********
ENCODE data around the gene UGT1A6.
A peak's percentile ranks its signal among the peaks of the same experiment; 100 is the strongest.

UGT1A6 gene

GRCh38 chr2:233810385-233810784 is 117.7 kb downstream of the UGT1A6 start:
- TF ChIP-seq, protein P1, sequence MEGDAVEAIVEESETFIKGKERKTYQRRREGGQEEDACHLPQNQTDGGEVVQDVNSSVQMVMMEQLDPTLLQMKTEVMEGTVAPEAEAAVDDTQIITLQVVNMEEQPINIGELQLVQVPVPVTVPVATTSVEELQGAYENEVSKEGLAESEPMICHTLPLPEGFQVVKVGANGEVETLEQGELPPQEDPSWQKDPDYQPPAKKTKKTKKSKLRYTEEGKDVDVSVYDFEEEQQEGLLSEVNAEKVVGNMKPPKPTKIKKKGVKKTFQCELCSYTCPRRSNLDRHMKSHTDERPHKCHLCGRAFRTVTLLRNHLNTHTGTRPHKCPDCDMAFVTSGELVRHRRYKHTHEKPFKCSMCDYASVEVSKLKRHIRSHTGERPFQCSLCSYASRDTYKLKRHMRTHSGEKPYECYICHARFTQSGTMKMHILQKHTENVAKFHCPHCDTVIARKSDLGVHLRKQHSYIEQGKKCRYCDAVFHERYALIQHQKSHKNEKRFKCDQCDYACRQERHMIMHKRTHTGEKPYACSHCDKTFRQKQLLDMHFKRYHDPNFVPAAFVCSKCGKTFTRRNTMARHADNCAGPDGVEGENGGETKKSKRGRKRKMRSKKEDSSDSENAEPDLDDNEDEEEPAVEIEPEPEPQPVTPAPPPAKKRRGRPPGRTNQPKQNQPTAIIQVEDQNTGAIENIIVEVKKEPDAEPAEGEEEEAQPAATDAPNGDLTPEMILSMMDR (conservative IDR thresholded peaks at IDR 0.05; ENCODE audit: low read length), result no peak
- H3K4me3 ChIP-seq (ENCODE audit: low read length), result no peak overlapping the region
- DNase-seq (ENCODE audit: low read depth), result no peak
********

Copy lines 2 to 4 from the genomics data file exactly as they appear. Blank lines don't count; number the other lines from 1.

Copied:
A peak's percentile ranks its signal among the peaks of the same experiment; 100 is the strongest.

UGT1A6 gene

GRCh38 chr2:233810385-233810784 is 117.7 kb downstream of the UGT1A6 start: